The Senate resumed its slow deliberation on the upcoming stimulus package, dubbed the HEALS Act. While it's unclear if it'll pass, or what stipulations will be included, or if it will get done before Congress' upcoming recess starting Aug. 7.
While patterned largely after the CARES Act that was passed back in March, one aspect of the HEALS Act does improve on its predecessor. As Tax Foundation noted, along with a one-time $1,200 payment, it also provides $500 for each dependent. Although the CARES Act put an age limit on those dependents at 17-years-old or younger, the HEALS Act has no age restrictions. This means that roughly 26 million more people are eligible for a payment than before. Like the CARES Act, there is no limit on dependents, either.
This was a major change from the HEROES Act, which was passed by the House of Representatives back in May. That proposal would have also allotted a one-time payment of $1,200, plus another $1,200 for each dependent. However, it also capped the limit of dependents to three. It also has no chance of making it through the Senate, where it was never even brought to the floor.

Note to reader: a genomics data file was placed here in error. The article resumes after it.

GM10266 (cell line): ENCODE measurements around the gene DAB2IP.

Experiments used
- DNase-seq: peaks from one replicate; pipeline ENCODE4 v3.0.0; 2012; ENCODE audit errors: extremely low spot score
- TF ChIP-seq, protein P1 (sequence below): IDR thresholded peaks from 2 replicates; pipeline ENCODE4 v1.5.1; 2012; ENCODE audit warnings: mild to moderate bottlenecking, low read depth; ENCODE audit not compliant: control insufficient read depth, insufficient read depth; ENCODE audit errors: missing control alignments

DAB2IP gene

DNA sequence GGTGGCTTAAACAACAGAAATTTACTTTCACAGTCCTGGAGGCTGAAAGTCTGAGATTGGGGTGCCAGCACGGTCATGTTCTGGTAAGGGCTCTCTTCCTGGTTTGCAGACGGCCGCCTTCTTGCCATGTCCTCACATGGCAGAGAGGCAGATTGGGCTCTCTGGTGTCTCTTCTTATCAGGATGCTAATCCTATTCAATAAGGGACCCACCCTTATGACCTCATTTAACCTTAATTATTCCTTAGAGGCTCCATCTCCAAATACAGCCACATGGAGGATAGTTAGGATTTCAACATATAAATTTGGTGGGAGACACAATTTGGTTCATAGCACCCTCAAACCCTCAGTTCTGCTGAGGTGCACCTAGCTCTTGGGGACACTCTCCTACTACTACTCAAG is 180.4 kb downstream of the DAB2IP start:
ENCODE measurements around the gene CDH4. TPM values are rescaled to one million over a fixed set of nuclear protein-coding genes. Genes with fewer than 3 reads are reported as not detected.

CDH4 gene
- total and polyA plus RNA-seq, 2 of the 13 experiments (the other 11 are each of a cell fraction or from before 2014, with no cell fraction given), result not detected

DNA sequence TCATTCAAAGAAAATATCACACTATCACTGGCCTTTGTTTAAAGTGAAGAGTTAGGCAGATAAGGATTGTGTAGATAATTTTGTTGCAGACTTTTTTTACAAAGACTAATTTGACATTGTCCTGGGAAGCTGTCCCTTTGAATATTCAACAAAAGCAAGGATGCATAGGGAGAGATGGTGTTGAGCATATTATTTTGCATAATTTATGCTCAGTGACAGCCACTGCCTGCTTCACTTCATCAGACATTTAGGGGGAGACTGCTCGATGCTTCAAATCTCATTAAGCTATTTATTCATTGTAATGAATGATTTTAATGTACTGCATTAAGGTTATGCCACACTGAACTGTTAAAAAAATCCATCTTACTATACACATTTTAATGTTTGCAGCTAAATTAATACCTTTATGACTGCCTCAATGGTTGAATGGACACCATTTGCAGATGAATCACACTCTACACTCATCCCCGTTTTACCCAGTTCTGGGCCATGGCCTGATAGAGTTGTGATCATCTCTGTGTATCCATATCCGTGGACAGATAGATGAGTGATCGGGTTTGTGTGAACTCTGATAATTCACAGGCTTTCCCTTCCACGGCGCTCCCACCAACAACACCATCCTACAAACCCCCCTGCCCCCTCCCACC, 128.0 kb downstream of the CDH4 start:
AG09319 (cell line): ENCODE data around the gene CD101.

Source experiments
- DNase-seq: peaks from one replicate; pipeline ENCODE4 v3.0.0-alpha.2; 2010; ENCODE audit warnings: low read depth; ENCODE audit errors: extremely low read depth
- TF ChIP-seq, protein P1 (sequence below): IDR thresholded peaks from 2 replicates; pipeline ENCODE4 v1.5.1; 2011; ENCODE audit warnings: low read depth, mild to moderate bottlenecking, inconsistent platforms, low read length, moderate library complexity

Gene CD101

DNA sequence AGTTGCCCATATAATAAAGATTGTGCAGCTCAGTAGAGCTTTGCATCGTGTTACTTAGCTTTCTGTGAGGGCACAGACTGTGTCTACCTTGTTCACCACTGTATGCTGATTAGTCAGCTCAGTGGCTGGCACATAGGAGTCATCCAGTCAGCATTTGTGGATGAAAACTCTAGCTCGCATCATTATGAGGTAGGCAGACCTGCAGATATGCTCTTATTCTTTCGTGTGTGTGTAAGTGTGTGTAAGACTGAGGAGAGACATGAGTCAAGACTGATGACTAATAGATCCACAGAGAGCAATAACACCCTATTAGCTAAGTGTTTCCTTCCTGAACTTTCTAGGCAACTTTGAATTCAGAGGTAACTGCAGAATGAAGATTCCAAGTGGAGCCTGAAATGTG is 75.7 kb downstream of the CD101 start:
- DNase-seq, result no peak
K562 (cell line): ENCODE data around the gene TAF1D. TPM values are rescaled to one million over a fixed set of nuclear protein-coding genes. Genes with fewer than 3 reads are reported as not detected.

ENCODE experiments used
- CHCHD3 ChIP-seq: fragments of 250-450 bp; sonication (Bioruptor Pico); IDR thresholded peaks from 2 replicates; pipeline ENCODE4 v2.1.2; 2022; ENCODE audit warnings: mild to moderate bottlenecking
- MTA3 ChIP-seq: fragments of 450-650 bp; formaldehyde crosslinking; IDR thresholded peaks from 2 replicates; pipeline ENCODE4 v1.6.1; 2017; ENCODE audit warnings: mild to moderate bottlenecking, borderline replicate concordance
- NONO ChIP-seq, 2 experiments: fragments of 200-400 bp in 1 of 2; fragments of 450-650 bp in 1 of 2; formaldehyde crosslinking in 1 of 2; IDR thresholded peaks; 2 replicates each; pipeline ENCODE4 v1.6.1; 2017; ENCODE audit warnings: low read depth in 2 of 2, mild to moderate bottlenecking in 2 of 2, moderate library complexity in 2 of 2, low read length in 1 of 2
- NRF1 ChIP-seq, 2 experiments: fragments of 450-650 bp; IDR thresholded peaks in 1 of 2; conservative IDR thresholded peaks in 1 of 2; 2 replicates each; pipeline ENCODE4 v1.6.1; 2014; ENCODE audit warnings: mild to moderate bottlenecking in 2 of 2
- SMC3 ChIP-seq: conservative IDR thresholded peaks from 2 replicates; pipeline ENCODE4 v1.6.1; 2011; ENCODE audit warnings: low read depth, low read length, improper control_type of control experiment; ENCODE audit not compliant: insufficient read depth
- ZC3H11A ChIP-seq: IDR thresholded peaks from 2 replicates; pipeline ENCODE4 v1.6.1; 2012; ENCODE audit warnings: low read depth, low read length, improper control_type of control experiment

There was also the proposed Coronavirus Assistance for American Families Act, sponsored by Sens. Bill Cassiday of Louisiana, Marco Rubio of Florida, Mitt Romney of Utah, and Steve Daines of Montana. It would send $1,000 stimulus checks to individuals and $1,000 to eligible children. While it's less than the $1,200 from the HEALS Act, it could provide more money for families. For instance, a family of four would get $4,000 instead of $3,400.
Despite the apparent lack of progress made by the Senate working under their self-imposed deadline, Treasury Secretary Steven Mnuchin said that there had been some common ground. Speaking to ABC News' This Week on Sunday, Mnuchin said that both Republicans and Democrats are in full agreement that the second stimulus check will be $1,200. He also pointed out the obvious by saying it was a "very contentious" issue for both sides. Including the Trump administration's disagreement with the Democrats' call for more funds to help state and local governments because "we're not going to do to bail out those states that had financial issues." He did say that they did agree on the Payroll Protection Program (PPP) loans, and between that and the stimulus checks, there was "enormous bipartisan" support.